There's a reason for automated workflows. Document classification is a lot faster and more accurate than having your staff manually enter and scan documents. Read this blog to find out how you can improve your workflows.
In the beginning of November, the CMS (The Centers for Medicare & Medicaid Services) finalized their MACRA rules for reporting on data in 2018. The changes to these rules are affecting healthcare organizations across the nation as they are scrambling to get prepared. With less than 60 days til the first of 2018, healthcare clinics and practices are ensuring they have what they need for accurate reporting measurements.
The centralized vs. de-centralized faxing conundrum seems to be a topic with every healthcare organization we encounter.
In theory, centralizing your incoming documents seems like a grand idea. You have a core group of people who do things consistently, know the documents and are managed by a single department.
The leading voices in healthcare are talking about the next big thing on the horizon. That would be CHR (Comprehensive Health Record). But what about the unfinished business that still exists for healthcare records? How do you incorporate the data from incoming external documents that bog down clinics and hospitals? This data comes from faxes, paper, and scanning workflows.
For many years, healthcare organizations all over the country have been transitioning from paper charts to electronic health records. From large hospitals to small clinics, almost everyone has adopted an EHR system to manage the care of their patient population. The shift to an electronic record comes with a number of benefits: increased speed of diagnosis, easier collaboration among care teams, better trending of vitals and test results. One big misconception of this transition is that paper charts and documents are a thing of the past and are no longer a concern.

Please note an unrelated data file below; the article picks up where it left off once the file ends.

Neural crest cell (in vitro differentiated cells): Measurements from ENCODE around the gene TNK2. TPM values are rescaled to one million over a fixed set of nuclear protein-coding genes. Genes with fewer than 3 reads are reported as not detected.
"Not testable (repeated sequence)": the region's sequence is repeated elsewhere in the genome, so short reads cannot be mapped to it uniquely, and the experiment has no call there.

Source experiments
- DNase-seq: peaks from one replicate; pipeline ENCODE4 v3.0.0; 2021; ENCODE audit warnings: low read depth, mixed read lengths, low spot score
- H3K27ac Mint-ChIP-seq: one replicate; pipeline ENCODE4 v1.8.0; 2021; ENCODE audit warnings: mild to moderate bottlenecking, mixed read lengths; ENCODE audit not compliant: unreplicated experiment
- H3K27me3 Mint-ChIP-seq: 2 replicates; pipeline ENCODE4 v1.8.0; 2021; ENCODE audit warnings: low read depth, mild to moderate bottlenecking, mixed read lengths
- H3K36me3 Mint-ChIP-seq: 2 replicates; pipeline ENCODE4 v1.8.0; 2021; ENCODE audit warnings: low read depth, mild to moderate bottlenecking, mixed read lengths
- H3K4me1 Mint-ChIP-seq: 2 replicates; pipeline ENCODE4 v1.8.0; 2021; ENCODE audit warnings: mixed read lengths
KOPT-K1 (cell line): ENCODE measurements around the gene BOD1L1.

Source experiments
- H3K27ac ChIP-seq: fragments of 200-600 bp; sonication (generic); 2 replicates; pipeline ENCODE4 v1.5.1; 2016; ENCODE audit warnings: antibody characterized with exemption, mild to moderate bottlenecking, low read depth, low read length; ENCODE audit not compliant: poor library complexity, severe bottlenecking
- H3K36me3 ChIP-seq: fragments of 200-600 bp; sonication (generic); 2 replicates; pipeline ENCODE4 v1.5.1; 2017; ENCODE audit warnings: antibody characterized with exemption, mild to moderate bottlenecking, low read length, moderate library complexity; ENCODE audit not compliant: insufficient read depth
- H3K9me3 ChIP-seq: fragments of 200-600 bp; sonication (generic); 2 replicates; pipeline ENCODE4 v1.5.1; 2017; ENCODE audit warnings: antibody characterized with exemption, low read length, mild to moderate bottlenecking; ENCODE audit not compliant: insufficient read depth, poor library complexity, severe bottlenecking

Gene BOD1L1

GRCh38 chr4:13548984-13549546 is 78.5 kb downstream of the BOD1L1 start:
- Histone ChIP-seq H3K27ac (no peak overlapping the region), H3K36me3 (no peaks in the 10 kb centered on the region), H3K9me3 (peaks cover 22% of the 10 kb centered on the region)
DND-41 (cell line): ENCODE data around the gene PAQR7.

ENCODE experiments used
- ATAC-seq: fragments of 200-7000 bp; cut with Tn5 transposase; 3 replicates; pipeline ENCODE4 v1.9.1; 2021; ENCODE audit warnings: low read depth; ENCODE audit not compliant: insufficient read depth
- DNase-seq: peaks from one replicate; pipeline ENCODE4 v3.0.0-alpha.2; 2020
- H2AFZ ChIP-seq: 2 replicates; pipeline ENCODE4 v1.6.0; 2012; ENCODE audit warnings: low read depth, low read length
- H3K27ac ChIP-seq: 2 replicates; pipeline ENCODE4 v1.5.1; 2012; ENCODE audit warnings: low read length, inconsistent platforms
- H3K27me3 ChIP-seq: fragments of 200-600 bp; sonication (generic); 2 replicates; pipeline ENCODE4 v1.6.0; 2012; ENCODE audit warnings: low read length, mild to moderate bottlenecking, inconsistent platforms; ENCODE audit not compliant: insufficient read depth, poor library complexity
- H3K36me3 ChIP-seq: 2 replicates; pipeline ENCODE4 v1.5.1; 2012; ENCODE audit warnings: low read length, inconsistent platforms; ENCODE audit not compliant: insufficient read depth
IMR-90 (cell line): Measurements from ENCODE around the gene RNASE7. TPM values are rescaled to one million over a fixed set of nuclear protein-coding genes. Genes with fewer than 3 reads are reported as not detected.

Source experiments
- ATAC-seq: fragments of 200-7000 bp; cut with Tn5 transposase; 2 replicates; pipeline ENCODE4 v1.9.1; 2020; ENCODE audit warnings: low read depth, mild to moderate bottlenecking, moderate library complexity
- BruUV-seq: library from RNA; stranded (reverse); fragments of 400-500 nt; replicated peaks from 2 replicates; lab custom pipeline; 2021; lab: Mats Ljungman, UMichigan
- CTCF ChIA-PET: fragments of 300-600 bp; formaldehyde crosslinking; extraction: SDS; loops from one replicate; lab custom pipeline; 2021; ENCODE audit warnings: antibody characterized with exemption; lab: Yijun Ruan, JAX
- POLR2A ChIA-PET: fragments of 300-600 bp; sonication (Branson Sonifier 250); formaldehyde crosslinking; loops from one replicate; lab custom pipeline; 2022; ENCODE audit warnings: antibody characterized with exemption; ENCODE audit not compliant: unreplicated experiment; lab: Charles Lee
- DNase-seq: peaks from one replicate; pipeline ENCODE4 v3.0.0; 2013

Patients feel that they aren’t getting quality care from their physicians. They are being incorrectly diagnosed because they simply aren’t getting more than 15-minutes with their physicians. Their questions aren’t being answered, but instead being directed towards nurses. Patients are feeling more and more like Dorothy from the Wizard of Oz, on a journey to the Emerald City to find the Wizard and ask the for help.
Do you ever find yourself asking "how could we still be processing so much paper and faxes in the year 2017?" Sometimes, it can feel like there are mountains of paper that need to be climbed and processed with no summit in sight. There are EMR's, Care Everywhere, FHIR, HIE's, reference lab interfaces, and hundreds of other ways to exchange information electronically. But here we are…still seeing hundreds or even thousands of actual faxes per day in clinics and HIM departments.
I can guarantee that anybody reading this blog uses machine learning dozens of times each day without even realizing it. When you perform a web, search using Google or Bing, for instance, the search engine works so well because their software has figured out how to predict searches and rank pages for you.
Focusing on the quality of healthcare you/your organization provides is extremely important. There has been a lot of buzz around the Merit-based Incentive Payment System (MIPS) this year. “What is MIPS? How do we maximize our incentives? Who can help us?” are just a few of the common questions we have run into. Dedicating 100% of your attention to patient-centered needs is possible with the right technology.
Googling the phrase “Clinical Data Capture” leads to an entire page of results dedicated to “Electronic Data Capture” for clinical trials. There is a vast number of articles and vendors that suggest they cover the existing challenges, technologies and innovations happening this area. But is this really true?
In some organizations, document handling has become quite the full-time job. In fact, there are over 5,000 open Document Handling Specialist (or related) positions listed on Indeed.com. Positions are open in nearly every industry imaginable, from pharmaceuticals to manufacturers. Common responsibilities include maintaining proper organization and storage...
Can you benefit from OCR?
Optical Character Recognition (OCR) is powerful software that transforms images such as faxes and scanned documents into human readable text. Access to this text is very powerful and can be used for many purposes. The questions below will help you determine whether or not you could benefit from an OCR solution.